Ten years ago, I was nine so I’m not really sure, but I do know that 10 years ago, the genre of K-pop was unfamiliar in the international stage and was in the process of development. So I think that artists at the time probably would have gone through a lot of hardship. Thanks to these artists, K-pop has become much more popular and young artists nowadays have many more opportunities to perform, not just in Korea, but around the world. With worldwide K-pop listeners, and the popularity of K-pop rising, the audience of K-pop has also become much more diverse in comparison to 10 years ago.

Teens can do anything, and this is what makes this age so awesome.

Lee Hi

You recently released your Seoulite album. Are there any songs that you think people your age and teens connect with the most? Why?
To begin with, I’ll explain the meaning of my new album title Seoulite. There are two meanings: A person living in Seoul, and the lights of Seoul. In Korea, where I live, the city of Seoul is a wonderful and bright place. I wanted to show fans from many different countries and listeners what type of place Seoul is, what type of music I create and sing in Seoul, and myself as the shining Lee Hi in Seoul.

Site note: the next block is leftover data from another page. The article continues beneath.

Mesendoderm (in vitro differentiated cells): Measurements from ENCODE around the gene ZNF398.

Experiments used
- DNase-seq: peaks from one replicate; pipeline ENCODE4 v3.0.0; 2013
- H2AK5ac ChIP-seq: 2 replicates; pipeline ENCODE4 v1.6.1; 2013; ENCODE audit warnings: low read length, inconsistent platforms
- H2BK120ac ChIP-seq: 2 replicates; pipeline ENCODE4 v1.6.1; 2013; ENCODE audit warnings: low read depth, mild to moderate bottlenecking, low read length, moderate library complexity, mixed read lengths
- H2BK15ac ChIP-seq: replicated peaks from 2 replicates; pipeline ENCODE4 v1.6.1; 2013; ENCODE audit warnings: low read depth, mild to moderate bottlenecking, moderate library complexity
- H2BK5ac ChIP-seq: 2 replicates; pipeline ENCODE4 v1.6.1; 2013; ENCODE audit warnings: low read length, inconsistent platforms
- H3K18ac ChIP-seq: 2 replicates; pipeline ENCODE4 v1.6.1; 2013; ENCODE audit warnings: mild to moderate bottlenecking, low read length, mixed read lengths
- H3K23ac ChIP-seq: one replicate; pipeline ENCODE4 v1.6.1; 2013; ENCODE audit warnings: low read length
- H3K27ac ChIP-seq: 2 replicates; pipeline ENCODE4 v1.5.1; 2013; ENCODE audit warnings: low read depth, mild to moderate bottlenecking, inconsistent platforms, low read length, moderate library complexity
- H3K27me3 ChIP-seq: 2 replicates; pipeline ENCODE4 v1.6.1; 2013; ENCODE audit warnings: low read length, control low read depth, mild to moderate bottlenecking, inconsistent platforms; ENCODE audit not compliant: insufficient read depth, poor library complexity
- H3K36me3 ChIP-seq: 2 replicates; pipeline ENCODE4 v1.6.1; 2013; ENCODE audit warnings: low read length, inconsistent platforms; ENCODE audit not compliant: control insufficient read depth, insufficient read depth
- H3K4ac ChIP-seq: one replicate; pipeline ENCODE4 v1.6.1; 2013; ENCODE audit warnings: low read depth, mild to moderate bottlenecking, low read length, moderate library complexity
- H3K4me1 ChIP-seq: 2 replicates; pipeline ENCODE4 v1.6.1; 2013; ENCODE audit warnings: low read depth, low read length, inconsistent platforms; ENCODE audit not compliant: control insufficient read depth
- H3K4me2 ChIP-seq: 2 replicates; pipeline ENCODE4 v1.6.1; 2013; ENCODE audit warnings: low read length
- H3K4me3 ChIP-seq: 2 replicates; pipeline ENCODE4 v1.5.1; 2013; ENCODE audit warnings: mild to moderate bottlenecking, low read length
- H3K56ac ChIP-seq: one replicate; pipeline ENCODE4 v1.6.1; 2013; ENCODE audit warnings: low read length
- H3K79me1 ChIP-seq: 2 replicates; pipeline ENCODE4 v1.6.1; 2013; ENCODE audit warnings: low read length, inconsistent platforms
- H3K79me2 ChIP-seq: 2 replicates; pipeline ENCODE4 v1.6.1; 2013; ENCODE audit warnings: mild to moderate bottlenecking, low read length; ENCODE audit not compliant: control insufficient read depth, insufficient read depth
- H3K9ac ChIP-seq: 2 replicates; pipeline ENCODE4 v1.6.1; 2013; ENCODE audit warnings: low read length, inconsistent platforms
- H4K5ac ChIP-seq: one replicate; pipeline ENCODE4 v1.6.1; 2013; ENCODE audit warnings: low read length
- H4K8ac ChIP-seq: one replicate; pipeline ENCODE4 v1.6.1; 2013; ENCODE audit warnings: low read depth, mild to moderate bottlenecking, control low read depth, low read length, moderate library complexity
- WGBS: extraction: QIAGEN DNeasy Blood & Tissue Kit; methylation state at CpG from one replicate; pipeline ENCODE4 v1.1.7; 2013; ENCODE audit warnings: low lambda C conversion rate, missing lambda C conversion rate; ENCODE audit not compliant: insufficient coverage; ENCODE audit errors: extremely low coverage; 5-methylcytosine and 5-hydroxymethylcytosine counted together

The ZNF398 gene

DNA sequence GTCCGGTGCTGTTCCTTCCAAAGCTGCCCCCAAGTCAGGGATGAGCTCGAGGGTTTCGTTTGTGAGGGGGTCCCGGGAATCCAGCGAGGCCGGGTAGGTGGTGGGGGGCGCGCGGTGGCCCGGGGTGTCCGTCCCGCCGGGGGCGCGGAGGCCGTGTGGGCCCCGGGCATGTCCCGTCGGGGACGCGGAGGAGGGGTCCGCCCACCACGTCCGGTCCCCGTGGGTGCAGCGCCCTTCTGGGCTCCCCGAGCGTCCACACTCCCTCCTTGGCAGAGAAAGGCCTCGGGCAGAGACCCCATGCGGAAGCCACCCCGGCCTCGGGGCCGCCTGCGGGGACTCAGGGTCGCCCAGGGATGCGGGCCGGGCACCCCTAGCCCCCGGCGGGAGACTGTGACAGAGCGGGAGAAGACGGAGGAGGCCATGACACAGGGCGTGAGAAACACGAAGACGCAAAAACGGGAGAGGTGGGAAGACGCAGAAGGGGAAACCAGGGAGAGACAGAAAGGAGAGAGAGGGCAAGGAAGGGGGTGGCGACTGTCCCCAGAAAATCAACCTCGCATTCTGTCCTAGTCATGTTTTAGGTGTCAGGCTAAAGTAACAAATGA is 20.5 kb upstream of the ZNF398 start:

To tell you more about the songs included in the album, I must start with the album artwork. When you take a look at the motion-image artwork, my half album shows Seoul’s daytime, while the full album shows Seoul’s nighttime, and these two combine into one whole album. Personally, I think teens can relate to the songs "World Tour," "Fxxk Wit Us," and "Passing By." Teenagers who are going through daily routines and are bored with life may relate to the lyrics of "World Tour." The lyrics to "Fxxk Wit Us" may sound aggressive, but if I were going through adolescence, listening to this song would have been really refreshing. The lyrics also express my emotions of when adults tried to teach me in a patronized manner. Adults too aren’t perfect, people all have imperfections, and that’s why I think people should never easily point out flaws in others, especially without a specific reason. That’s why I think defiant teens may connect to this song.